Factors affecting drug absorption and distribution


      The pharmacokinetic properties of a drug comprise the relationship between its absorption, distribution and inactivation. The passage of drugs across cell membranes is a key part of most pharmacokinetic processes. The most important means by which a drug crosses cell membranes is passive diffusion, the rate of which is determined by molecular size, the concentration gradient, lipid solubility, degree of ionization of the drug and protein binding. Pharmacokinetic processes can be summarized and the time course of drug action can be predicted using mathematical compartment models. In a single-compartment model, a drug is evenly distributed throughout the plasma and tissues and eliminated in an exponential manner. However, multicompartment models make allowance for the uptake of drugs from the plasma by different tissues and for different flow rates to these tissues. Drug distribution across the placenta is a special case and considered separately. The placental membrane is a lipid barrier that is less selective than the blood–brain barrier, allowing the passage of lipid-soluble drugs more easily than water-soluble drugs. The distribution and rate of equilibration across the placenta are determined by placental blood flow and the free drug concentration gradient.


      To read this article in full you will need to make a payment

      Purchase one-time access:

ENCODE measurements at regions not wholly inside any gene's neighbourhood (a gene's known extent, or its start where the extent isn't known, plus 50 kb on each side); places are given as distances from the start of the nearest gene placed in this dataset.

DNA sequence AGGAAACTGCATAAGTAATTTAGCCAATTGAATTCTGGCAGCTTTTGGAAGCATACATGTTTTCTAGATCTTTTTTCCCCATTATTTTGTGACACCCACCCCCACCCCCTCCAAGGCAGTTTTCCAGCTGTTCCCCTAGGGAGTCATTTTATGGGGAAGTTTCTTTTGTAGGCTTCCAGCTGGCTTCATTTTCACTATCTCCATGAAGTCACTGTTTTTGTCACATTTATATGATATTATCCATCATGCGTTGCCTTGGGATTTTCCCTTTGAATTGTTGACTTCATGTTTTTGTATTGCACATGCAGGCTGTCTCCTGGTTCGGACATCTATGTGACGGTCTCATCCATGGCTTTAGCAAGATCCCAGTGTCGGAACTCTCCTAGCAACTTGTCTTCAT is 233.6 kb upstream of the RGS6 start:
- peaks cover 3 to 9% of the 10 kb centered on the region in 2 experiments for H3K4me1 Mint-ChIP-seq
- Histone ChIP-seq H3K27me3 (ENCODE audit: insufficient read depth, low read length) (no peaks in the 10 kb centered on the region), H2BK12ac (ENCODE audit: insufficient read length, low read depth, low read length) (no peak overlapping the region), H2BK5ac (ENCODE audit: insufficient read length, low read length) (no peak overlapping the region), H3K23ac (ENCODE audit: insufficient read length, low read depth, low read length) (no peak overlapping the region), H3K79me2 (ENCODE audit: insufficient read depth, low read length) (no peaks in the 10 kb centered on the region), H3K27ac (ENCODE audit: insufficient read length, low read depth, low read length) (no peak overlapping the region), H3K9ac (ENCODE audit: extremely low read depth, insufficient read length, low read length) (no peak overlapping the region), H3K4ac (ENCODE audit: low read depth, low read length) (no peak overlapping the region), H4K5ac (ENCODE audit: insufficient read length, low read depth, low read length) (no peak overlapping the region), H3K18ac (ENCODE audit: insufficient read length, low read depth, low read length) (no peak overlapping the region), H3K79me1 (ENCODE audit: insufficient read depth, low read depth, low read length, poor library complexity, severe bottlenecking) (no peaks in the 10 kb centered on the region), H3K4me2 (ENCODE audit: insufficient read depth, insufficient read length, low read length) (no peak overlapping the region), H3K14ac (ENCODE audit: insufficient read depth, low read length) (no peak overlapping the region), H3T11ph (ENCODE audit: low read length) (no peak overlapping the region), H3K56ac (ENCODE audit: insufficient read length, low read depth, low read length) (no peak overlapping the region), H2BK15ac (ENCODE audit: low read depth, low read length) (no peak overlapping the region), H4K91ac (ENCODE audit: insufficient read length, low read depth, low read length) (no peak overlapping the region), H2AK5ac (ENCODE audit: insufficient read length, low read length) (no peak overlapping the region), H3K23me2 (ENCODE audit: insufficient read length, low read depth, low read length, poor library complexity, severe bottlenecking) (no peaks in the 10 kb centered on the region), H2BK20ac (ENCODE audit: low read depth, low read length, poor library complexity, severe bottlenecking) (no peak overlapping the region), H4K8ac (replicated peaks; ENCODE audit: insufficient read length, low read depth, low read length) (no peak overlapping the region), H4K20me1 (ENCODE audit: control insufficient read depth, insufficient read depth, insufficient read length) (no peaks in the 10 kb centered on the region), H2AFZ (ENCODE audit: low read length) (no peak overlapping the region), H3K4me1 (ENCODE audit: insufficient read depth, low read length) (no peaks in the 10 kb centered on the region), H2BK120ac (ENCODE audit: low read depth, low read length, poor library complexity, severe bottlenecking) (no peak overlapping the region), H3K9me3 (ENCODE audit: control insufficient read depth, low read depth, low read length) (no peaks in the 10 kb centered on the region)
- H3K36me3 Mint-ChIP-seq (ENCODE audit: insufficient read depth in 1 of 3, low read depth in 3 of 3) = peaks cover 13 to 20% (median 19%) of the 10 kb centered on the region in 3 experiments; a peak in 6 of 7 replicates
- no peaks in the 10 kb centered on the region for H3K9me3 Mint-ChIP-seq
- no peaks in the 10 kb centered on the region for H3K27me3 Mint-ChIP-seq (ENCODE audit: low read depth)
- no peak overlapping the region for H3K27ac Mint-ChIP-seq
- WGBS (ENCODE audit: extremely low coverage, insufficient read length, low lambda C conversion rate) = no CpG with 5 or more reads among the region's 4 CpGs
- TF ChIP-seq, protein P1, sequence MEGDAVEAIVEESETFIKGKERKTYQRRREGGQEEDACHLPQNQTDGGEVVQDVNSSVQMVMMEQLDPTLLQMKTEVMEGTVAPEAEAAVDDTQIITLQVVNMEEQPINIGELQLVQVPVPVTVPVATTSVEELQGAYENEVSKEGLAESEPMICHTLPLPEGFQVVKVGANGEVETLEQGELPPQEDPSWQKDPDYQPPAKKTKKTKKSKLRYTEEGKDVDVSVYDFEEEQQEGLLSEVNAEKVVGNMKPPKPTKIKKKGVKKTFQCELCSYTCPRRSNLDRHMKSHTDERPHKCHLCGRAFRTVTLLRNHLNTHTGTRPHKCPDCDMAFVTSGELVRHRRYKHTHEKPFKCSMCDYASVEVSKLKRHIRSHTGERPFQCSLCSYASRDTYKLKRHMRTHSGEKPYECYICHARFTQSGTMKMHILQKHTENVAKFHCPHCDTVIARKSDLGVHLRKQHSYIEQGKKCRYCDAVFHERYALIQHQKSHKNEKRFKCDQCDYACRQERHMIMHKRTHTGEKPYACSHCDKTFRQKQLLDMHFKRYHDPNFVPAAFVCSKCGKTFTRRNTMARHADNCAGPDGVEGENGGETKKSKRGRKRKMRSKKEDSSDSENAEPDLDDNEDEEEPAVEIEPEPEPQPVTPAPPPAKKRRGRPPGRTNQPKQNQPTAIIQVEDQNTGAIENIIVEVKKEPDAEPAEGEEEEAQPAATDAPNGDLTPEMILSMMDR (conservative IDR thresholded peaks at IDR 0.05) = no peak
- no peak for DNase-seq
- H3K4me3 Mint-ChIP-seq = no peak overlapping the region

Academic & Personal: 24 hour online accessCorporate R&D Professionals: 24 hour online access
      One-time access price info
      • For academic or personal research use, select 'Academic and Personal'
      • For corporate R&D use, select 'Corporate R&D Professionals'


      Subscribe to Anaesthesia & Intensive Care Medicine
      Already a print subscriber? Claim online access
      Already an online subscriber? Sign in
      Institutional Access: Sign in to ScienceDirect

      Further reading

        • Guarracino F.
        • Lapolla F.
        • Cariello C.
        • et al.
        Target controlled infusion: TCI.
        Minerva Anestesiol. 2005; 71: 335-337
        • Laurence D.R.
        • Bennett P.N.
        • Brown M.J.
        Individual pharmacokinetic processes.
        in: Clinical pharmacology. 8th edn. Churchill Livingstone, Edinburgh1997
        • Pang K.S.
        Modelling of intestinal drug absorption: roles of transporters and metabolic enzymes (for the Gillette Review Series).
        DMD. 2003; 31: 1507-1519
        • Peck T.E.
        • Hill S.A.
        • Williams M.
        Absorption, distribution, metabolism and excretion.
        in: Pharmacology for anaesthesia and intensive care. 2nd edn. Greenwich Medical Media, London2004
        • Rang H.P.
        • Dale M.M.
        • Ritter J.M.
        • Moore P.
        Absorption and distribution of drugs.
        in: Pharmacology. 5th edn. Churchill Livingstone, Edinburgh2003